Given our endowment of extensive and rich agricultural lands, it is a matter of commonsense to make the expansion of the agricultural sector one of the main planks of our development strategy. Given our resources base, we in Guyana are in a fortunate position to break the cycle of low production and achieve the goal of our economy. But we have to gear ourselves for the task. This is a process in which we have to be continuously improving our knowledge, our skills and our political consciousness.
A baneful legacy of the colonial economic arrangements is still with us – the enormous waste of resources resulting from failure to link manufacturing activities with our resources base; a failure to make economic use of all the raw materials available in the productive sectors; a failure to carry forward manufacturing processes to the higher stages. We have not made progress in reducing this area of waste. For example, the Bauxite Industry could use cassava flour as a flocculent for the manufacture of alumina; it can also produce a by-product-alum. The Sugar Industry can produce vinegar as a by-product. These are examples of a heartening development, but we still have a long way to go.
For example, we are still not making economic use of the bagasse in the Sugar Industry and tons of sawdust in the sawmilling industry still go to waste. In no productive sector have we begun to take advantage of the vast possibilities for linkages. We must therefore intensify our effort to increase the links between industry and our resources. We must link agriculture with, forestry and mining more integrally with industry. Every industry must be regarded as a hub from which a network of other industries must radiate. Manufacturing activities must complement and support one another. Our strategy in this area requires us to establish a line of `downstream’ industries, i.e., industries which ‘service’ other industries by supplying the spare parts, components, semi-processed materials and other inputs essential to the latter’s operation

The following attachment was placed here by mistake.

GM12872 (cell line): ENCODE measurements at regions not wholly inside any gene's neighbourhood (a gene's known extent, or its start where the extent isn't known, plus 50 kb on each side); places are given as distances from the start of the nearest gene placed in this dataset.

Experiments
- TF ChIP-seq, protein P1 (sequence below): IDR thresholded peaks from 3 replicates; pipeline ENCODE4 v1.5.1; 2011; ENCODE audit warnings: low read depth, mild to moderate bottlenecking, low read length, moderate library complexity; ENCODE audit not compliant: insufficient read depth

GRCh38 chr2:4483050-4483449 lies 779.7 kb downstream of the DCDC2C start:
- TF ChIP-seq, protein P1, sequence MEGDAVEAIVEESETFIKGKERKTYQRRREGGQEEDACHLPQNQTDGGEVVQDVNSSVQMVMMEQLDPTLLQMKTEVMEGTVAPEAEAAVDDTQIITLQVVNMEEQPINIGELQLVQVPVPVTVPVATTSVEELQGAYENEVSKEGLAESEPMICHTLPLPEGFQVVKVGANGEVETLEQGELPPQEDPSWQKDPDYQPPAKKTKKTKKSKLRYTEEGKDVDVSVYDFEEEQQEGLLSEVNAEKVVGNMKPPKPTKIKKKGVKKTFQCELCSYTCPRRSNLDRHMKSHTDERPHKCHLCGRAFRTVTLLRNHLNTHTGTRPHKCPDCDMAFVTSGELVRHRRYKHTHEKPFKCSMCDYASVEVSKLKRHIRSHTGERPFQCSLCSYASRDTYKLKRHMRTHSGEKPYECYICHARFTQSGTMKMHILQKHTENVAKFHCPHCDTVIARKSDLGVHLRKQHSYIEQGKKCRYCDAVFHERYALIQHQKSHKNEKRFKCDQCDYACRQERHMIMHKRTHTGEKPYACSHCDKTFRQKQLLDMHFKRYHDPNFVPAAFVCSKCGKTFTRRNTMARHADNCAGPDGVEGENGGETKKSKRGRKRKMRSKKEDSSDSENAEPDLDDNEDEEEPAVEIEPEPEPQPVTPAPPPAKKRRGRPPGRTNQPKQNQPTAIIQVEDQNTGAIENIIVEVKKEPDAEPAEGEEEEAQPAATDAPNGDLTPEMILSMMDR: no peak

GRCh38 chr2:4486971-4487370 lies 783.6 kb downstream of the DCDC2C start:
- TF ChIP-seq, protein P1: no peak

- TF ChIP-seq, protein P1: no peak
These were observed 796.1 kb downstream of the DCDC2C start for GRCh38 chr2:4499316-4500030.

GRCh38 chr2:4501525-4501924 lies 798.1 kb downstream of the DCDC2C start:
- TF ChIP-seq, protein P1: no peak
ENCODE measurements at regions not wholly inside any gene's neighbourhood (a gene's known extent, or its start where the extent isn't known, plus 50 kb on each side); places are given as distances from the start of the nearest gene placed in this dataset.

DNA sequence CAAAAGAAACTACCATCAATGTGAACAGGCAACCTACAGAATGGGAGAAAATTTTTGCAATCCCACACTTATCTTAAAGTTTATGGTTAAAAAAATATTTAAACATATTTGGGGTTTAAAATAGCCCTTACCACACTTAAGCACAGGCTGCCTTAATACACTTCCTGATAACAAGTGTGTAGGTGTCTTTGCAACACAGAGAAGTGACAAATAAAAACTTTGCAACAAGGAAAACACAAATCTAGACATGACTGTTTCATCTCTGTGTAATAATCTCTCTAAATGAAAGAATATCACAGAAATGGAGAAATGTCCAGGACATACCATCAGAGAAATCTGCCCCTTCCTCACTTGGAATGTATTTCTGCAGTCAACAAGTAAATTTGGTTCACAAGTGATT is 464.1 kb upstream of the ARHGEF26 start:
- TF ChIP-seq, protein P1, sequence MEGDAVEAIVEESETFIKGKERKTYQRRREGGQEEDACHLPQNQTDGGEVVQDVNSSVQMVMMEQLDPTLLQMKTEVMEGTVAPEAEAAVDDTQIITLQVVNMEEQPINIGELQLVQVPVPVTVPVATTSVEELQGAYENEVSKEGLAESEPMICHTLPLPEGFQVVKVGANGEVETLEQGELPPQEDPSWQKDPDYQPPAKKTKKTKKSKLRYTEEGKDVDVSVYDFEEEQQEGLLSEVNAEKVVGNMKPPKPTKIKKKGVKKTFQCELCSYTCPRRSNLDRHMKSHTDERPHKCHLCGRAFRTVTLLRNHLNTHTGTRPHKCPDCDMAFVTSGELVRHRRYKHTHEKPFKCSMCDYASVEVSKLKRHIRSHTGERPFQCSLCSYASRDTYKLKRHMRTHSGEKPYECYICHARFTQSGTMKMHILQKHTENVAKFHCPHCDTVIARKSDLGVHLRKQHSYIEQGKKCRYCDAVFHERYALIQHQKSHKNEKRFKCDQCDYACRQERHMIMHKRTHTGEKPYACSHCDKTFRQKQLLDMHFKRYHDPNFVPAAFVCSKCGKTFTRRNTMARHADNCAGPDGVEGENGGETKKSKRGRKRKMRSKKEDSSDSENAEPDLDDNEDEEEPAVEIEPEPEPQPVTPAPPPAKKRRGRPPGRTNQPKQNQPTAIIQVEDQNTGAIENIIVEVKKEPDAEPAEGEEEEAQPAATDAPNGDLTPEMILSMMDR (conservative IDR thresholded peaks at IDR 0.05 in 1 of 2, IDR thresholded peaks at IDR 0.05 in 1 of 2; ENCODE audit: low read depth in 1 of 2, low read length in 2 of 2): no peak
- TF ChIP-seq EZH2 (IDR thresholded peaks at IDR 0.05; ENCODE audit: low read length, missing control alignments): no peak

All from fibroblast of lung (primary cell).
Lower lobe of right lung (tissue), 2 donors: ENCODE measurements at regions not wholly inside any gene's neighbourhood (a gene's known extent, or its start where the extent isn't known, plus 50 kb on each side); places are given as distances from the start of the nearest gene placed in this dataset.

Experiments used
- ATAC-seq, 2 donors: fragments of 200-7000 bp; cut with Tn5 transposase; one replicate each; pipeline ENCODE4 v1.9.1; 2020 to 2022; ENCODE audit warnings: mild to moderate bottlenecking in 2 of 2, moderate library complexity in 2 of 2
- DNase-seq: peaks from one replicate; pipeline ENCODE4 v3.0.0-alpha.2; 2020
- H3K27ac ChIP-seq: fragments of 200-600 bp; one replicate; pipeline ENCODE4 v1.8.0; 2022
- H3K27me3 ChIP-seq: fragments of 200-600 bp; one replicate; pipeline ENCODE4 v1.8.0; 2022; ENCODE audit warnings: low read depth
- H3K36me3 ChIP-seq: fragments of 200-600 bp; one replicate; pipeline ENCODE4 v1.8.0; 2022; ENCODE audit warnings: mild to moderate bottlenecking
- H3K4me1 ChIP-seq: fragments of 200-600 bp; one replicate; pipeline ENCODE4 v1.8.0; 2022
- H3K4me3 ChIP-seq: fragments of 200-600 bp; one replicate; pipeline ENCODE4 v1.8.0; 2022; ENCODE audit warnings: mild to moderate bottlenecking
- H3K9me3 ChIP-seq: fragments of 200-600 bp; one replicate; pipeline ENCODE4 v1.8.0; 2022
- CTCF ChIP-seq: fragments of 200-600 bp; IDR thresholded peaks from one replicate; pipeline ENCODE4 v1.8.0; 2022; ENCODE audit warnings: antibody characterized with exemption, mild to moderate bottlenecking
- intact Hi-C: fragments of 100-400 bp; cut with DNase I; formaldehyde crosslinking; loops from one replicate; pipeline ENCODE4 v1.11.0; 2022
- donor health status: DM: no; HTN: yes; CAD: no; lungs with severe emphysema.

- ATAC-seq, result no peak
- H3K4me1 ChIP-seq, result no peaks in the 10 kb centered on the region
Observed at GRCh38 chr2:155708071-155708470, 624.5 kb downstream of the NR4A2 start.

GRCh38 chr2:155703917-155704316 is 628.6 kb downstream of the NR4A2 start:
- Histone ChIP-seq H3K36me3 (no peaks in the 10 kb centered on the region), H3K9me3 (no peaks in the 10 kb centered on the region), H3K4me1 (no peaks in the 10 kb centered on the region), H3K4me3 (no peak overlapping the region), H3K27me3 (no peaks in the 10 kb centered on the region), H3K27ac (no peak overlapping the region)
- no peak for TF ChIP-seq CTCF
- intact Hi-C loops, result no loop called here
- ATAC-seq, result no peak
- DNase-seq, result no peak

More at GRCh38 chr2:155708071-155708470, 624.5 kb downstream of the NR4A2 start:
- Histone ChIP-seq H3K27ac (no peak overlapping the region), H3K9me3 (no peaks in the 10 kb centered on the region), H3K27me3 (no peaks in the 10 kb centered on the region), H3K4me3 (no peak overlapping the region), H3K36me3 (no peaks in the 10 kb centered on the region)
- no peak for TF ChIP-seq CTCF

Our prospects for developing into a highly industrialised state are closely linked with the question of energy supplies. We live in an age in which scientific principles are being adapted more and more to serve the needs of mankind.
We in Guyana need modern capability in order to make the fullest use of our valuable resources comrade Minister of Agriculture. We have to develop a highly competent and motivated scientific community and build the necessary institutions to encourage and facilitate research. We cannot depend upon others to do it for us. The rice industry in Guyana is probably the most integrated of all sectors, be it political, economic, or social, as it permeates across the entire fabric of our country. Paddy produced should be processed by millers into a palatable and edible form with all the by-products for consumers, both locally and externally.